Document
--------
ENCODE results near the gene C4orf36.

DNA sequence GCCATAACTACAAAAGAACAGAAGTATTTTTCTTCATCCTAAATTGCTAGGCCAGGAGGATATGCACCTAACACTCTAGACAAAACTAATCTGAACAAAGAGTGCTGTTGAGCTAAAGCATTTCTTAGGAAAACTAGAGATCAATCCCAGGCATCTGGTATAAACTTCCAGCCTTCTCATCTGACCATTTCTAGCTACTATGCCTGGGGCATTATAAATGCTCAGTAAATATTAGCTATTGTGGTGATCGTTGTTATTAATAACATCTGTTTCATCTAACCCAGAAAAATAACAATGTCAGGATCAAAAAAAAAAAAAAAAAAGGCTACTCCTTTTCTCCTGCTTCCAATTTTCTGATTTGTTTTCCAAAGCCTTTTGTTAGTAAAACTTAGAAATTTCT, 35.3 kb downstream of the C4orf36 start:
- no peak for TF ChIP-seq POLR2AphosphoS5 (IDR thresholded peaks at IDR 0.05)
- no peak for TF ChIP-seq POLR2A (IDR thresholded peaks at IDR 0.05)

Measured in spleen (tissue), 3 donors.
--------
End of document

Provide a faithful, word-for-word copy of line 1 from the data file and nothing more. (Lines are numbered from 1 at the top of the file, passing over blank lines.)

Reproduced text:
ENCODE results near the gene C4orf36.